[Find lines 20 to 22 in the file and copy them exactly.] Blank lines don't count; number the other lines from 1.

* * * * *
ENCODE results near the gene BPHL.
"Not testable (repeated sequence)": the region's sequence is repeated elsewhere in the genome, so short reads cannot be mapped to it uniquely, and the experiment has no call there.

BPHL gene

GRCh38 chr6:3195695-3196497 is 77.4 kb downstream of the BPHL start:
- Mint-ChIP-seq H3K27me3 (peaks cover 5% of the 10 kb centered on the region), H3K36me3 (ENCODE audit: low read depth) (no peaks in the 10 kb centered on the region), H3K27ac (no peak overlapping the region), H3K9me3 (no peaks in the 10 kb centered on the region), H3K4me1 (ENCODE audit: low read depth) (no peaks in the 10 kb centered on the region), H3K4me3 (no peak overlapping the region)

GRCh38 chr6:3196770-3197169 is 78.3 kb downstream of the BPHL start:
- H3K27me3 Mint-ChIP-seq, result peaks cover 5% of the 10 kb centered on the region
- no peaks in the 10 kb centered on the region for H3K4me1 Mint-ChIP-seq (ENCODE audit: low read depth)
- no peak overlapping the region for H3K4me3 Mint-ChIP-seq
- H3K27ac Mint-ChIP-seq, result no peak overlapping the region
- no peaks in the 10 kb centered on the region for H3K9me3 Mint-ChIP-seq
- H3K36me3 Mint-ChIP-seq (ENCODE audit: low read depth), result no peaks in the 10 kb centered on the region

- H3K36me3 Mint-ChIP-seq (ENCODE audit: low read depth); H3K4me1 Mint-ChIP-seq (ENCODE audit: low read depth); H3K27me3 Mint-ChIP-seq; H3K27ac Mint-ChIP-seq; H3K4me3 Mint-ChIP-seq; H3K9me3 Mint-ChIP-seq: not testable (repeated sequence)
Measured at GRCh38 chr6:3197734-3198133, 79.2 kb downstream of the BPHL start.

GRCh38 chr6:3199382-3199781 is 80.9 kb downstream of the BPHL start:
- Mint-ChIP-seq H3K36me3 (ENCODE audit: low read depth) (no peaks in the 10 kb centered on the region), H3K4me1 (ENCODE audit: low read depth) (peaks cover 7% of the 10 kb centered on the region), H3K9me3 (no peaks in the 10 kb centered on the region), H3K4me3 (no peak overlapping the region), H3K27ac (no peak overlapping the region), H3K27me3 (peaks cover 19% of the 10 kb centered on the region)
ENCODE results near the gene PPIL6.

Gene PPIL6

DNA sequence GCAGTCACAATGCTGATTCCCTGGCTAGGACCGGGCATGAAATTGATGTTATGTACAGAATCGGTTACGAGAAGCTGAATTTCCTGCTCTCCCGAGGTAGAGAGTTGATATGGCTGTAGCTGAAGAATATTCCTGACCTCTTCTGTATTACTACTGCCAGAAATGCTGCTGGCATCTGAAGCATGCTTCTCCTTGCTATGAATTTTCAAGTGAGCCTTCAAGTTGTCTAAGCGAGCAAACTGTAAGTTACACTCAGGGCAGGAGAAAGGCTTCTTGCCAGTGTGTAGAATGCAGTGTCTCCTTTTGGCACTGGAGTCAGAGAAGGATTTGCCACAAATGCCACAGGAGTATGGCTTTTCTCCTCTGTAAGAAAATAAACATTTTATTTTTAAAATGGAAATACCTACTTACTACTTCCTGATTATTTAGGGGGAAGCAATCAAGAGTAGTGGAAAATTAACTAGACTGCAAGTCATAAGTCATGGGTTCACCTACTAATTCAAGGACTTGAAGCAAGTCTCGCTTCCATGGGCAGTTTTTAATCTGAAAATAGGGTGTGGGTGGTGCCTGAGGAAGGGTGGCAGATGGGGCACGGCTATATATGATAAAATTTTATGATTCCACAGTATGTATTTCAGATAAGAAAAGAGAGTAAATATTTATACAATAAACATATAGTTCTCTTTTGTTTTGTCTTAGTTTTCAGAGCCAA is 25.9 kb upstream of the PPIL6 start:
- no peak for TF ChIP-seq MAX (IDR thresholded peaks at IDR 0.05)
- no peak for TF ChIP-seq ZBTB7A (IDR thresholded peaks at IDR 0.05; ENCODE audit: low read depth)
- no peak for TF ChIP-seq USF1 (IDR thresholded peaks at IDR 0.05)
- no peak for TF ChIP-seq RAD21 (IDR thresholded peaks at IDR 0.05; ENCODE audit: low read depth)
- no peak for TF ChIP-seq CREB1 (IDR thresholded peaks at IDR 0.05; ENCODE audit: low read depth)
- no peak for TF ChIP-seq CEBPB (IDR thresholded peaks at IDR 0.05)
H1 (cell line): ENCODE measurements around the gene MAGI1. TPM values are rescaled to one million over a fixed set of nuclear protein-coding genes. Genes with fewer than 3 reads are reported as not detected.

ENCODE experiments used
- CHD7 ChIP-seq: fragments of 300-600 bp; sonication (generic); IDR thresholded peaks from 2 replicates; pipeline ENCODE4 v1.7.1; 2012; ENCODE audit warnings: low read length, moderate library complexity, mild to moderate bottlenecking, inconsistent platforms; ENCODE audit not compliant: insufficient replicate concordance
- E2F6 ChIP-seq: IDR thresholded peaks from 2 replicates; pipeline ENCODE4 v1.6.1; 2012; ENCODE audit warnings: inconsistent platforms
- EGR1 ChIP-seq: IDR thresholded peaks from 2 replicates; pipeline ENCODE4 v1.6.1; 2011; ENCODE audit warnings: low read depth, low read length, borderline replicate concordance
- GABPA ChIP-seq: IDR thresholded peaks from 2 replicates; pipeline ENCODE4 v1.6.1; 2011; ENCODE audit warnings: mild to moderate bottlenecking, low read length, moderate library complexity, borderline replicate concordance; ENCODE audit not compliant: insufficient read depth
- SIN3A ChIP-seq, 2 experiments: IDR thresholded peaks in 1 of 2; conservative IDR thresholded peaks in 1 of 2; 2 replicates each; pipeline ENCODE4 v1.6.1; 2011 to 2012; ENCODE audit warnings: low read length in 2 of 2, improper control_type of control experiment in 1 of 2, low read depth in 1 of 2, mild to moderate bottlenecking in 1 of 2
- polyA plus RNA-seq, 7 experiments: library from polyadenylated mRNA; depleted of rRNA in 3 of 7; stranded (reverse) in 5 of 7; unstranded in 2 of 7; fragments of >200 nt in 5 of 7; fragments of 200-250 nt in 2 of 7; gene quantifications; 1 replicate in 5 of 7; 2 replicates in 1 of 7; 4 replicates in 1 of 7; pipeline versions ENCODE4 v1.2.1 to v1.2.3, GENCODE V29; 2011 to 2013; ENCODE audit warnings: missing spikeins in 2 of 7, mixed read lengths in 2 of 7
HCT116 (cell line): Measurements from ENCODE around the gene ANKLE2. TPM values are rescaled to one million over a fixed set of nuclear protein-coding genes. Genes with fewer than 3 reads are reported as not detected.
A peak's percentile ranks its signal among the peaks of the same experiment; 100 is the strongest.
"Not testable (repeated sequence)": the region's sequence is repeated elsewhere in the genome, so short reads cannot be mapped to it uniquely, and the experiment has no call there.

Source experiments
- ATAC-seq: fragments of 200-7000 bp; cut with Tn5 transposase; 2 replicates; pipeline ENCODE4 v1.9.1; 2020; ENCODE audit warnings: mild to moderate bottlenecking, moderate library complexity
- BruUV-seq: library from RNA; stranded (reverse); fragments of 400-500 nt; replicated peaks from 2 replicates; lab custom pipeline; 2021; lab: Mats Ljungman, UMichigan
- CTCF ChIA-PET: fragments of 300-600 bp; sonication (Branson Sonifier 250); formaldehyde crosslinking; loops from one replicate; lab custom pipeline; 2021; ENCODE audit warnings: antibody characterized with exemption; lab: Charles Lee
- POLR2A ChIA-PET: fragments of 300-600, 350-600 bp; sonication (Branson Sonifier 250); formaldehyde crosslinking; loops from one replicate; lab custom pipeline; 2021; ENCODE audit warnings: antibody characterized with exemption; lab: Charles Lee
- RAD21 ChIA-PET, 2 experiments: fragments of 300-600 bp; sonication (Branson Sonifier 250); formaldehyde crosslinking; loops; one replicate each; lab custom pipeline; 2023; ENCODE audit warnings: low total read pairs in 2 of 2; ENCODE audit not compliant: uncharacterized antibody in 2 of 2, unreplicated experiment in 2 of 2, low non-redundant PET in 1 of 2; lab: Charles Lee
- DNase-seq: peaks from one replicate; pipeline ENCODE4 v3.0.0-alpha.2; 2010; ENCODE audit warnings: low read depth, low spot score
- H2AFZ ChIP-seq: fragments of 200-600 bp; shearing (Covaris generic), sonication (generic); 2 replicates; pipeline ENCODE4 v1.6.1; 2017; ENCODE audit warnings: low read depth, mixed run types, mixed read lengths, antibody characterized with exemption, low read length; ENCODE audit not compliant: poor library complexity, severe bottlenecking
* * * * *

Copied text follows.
- no peak for TF ChIP-seq MAX (IDR thresholded peaks at IDR 0.05)
- no peak for TF ChIP-seq ZBTB7A (IDR thresholded peaks at IDR 0.05; ENCODE audit: low read depth)
- no peak for TF ChIP-seq USF1 (IDR thresholded peaks at IDR 0.05)